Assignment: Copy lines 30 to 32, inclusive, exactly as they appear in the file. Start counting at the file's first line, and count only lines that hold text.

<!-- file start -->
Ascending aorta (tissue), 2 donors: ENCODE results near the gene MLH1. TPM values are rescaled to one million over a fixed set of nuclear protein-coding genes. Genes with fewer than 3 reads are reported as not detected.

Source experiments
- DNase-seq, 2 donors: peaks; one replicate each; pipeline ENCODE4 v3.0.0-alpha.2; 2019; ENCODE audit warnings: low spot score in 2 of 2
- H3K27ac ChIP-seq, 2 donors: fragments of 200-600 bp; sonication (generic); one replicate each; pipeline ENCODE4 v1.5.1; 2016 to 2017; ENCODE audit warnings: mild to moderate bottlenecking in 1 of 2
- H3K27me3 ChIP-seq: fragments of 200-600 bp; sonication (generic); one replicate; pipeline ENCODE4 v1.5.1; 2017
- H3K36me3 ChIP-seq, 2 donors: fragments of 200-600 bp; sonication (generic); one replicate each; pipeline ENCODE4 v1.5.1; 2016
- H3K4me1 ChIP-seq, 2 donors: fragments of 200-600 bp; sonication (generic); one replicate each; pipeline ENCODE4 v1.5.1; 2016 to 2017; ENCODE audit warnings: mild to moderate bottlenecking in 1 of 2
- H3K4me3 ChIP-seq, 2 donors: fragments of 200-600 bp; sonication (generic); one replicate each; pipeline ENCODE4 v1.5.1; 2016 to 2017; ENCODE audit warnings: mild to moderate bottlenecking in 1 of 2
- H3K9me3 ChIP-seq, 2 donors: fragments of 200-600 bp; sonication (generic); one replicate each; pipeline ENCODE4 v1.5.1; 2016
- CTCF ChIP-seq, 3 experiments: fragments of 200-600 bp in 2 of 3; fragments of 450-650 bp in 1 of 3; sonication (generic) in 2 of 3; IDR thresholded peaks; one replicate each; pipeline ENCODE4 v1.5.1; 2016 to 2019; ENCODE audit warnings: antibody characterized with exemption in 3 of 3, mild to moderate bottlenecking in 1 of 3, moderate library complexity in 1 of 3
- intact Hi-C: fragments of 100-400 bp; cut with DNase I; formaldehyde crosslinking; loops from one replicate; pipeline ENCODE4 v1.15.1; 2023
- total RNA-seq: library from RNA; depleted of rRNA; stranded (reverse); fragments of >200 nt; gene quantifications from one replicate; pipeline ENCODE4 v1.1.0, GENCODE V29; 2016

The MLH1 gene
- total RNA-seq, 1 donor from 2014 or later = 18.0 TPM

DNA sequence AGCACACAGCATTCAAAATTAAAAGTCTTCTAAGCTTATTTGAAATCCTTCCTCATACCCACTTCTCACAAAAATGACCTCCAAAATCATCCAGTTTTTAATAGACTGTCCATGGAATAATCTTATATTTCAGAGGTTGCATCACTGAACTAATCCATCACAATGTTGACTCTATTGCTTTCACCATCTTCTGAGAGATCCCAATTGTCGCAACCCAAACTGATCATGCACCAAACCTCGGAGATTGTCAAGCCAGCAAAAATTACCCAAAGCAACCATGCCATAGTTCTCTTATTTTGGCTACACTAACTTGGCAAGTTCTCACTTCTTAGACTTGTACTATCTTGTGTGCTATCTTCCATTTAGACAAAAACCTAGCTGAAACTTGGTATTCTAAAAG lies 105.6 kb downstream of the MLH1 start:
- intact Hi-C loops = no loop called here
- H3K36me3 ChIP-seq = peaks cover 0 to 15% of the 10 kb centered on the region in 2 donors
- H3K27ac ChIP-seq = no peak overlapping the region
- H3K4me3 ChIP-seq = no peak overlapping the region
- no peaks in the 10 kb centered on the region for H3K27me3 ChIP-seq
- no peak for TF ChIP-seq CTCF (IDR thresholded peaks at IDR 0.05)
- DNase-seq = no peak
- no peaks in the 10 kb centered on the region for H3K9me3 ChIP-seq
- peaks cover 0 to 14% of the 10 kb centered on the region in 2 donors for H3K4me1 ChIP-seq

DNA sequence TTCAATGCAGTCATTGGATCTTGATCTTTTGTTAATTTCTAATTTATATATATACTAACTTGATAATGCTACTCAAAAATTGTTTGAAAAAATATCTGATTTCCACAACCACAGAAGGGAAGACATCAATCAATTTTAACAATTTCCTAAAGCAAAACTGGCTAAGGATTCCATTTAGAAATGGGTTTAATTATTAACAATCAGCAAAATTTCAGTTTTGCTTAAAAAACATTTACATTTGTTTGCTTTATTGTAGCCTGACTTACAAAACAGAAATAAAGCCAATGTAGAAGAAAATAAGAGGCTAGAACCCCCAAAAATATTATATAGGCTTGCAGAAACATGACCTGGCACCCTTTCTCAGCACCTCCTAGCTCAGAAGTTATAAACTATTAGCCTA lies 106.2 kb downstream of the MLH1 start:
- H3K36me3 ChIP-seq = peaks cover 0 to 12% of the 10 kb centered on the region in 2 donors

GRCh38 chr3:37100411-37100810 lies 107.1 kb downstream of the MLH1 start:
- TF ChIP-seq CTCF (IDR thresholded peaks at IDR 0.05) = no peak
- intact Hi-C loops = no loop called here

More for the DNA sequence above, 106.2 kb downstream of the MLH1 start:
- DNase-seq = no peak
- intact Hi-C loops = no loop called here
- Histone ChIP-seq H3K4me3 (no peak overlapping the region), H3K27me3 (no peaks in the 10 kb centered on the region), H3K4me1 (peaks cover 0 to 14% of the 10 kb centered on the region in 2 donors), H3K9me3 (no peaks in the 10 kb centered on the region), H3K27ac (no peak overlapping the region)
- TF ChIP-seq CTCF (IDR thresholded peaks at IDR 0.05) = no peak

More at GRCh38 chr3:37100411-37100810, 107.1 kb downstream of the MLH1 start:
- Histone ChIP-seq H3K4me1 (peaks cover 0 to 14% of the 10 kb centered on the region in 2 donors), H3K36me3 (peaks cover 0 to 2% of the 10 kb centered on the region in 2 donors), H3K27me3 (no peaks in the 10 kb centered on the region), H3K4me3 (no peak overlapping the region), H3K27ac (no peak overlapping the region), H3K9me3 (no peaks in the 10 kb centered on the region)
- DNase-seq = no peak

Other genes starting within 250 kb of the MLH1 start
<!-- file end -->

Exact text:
More for the DNA sequence above, 106.2 kb downstream of the MLH1 start:
- DNase-seq = no peak
- intact Hi-C loops = no loop called here